Ken Adams is the leading authority on how to say clearly whatever you want to say in a contract. He’s author of A Manual of Style for Contract Drafting, and he offers online and in-person training around the world. He’s also chief content officer of LegalSifter, Inc., a company that combines artificial intelligence and expertise to assist with review of contracts.

3 thoughts on “Upcoming “Drafting Clearer Contracts” Seminars, Plus Thoughts on Some Negative Feedback”

  1. Well, I have to say, regardless of style issues, I generally find that you have a extremely logical approach worthy of our profession. The sense I have from reading your blog regularly (and the comments) is that when people try and disagree with you, they usually don’t marshall their arguments with as much evidence as you present because you spend so much time thinking through these kinds of drafting issues. I’m sure they are a bit intimidated by your thoughtful contentions, resulting in their negative feedback. While we all, of course, need to constantly improve our level of diplomacy (and kudos to you for being open to that issue), I think most criticisms launched in your direction are due to you bucking the conventional drafting approach. Since that approach increases ambiguity and the likelihood of contract disputes, and, in doing so, reduces client value, I’m glad you’ll continue to be passionate about clarity and brevity.

    In this vein, I have a blog post about how overly expansive dispute resolution and arbitration clauses do not serve clients well here: http://www.whichdraft.com/howto/?p=241

  2. Hello, Ken –

    I have attended your seminar, so has my assistant, and I use MSCD as the text for my law school course on contracts drafting. What people fail to realize, and I think that you grasp this point, is that you must have a certain level of confidence/arrogance/control to effectively stand up in front of people and offer a logical alternative to so-called “tried and true” practice. If you are mealy-mouthed, it just isn’t going to get any traction, and everyone’s time (including yours) would be wasted.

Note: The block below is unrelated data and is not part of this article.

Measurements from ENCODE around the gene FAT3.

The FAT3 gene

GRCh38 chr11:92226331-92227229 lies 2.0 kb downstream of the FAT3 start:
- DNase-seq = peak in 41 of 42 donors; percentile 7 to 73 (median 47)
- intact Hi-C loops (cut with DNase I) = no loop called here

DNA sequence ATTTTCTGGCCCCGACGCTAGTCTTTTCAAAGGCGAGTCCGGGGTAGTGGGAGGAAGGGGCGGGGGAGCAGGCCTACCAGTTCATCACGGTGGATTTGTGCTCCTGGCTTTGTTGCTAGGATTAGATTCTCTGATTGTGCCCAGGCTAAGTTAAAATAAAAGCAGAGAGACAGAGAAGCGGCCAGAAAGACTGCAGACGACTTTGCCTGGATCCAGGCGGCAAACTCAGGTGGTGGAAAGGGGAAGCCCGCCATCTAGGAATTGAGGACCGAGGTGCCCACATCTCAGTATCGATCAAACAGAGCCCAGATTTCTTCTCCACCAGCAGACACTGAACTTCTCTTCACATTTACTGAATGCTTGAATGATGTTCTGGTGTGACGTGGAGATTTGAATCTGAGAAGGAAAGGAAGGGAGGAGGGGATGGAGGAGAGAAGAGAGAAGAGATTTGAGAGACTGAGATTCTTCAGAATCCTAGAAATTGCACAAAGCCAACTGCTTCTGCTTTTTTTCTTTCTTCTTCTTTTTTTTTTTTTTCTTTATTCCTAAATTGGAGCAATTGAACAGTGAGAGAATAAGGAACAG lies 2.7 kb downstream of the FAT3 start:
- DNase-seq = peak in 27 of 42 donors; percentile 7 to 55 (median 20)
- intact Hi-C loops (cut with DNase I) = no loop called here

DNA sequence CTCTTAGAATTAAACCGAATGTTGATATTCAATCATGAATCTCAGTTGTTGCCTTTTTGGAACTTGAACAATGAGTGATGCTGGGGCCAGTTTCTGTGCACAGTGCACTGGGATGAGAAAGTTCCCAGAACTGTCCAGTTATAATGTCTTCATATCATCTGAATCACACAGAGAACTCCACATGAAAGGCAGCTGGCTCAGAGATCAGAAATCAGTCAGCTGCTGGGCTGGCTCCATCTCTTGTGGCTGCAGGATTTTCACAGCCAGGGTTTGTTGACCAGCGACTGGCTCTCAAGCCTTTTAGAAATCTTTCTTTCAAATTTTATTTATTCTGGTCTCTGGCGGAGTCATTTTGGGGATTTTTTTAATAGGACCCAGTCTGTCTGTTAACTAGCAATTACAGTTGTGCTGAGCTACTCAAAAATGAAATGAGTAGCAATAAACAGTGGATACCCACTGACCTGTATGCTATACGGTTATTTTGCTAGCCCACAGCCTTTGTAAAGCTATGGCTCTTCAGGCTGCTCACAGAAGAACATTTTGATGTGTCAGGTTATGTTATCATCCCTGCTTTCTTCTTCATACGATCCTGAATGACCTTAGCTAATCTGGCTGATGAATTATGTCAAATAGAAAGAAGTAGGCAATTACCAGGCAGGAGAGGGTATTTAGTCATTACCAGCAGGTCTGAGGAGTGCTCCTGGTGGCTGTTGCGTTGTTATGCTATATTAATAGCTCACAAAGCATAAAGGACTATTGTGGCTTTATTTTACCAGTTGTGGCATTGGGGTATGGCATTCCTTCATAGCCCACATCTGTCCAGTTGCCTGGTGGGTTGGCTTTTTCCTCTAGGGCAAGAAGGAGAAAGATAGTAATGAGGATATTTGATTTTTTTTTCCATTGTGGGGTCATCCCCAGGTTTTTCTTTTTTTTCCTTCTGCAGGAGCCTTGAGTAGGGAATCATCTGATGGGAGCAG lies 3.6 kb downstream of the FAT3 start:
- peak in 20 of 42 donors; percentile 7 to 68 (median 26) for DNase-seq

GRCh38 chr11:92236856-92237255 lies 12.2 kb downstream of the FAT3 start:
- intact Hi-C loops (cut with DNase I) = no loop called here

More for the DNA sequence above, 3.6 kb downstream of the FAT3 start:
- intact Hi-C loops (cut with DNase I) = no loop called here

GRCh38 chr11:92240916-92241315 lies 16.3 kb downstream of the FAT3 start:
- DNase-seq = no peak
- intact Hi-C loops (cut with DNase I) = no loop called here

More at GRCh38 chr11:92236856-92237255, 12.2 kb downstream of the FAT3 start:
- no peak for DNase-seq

I would like to see “Ken v.2, Advanced” for more experienced drafters that would perhaps dig into substantive issues of law and drafting advice covering issues across a spectrum of agreement types. (I know, I know… I am probably still getting some of the basic stuff wrong!)

    Take care,


  3. You can’t please everyone, particularly for something as practitioner-focused as contract drafting, where everyone brings their own, diverse experiences to the seminar.  Sometimes, there is an awkward sod in the room.  It’s a fact of life.  What matters is the average score on the feedback forms.  4.5 out of 5 is fantastic.  Anything over 4 is great.

    Most of our courses include practical exercises.  Most people enjoy doing the exercises.  But I have had one person walk out of the seminar because he was asked to do an exercise.  Ever since, I have introduced the exercises with a reassuring statement that it is not an exam, and people are not being judged, it is just a way of discussing the points previously taught.

    My favourite recently was a comment on a feedback form for what was generally praised as a useful course.  The comment was to the effect that the course was at too basic a level, but that was inevitable as the speakers lacked the ability to teach anything more advanced!  This was after I had spent hours making a very dry subject as interesting as I could.  I suspect the commenter was used to making anonymous comments on the internet!